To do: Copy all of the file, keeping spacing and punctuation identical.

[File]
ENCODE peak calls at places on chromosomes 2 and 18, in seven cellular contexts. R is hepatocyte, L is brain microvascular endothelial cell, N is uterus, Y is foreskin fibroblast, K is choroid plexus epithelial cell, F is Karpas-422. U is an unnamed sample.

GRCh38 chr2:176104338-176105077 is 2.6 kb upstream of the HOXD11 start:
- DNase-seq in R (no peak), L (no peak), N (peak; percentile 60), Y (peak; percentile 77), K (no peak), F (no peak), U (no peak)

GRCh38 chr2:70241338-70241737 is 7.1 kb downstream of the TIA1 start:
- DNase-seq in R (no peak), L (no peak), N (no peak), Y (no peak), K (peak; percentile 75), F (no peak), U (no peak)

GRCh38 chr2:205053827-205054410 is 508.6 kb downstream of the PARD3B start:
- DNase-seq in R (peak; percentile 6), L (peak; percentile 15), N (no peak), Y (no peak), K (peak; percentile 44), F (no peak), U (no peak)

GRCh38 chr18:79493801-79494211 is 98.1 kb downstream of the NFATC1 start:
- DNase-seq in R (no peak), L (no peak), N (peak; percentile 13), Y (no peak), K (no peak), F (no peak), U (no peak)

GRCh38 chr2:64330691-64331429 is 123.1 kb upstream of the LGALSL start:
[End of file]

ENCODE peak calls at places on chromosomes 2 and 18, in seven cellular contexts. R is hepatocyte, L is brain microvascular endothelial cell, N is uterus, Y is foreskin fibroblast, K is choroid plexus epithelial cell, F is Karpas-422. U is an unnamed sample.

GRCh38 chr2:176104338-176105077 is 2.6 kb upstream of the HOXD11 start:
- DNase-seq in R (no peak), L (no peak), N (peak; percentile 60), Y (peak; percentile 77), K (no peak), F (no peak), U (no peak)

GRCh38 chr2:70241338-70241737 is 7.1 kb downstream of the TIA1 start:
- DNase-seq in R (no peak), L (no peak), N (no peak), Y (no peak), K (peak; percentile 75), F (no peak), U (no peak)

GRCh38 chr2:205053827-205054410 is 508.6 kb downstream of the PARD3B start:
- DNase-seq in R (peak; percentile 6), L (peak; percentile 15), N (no peak), Y (no peak), K (peak; percentile 44), F (no peak), U (no peak)

GRCh38 chr18:79493801-79494211 is 98.1 kb downstream of the NFATC1 start:
- DNase-seq in R (no peak), L (no peak), N (peak; percentile 13), Y (no peak), K (no peak), F (no peak), U (no peak)

GRCh38 chr2:64330691-64331429 is 123.1 kb upstream of the LGALSL start: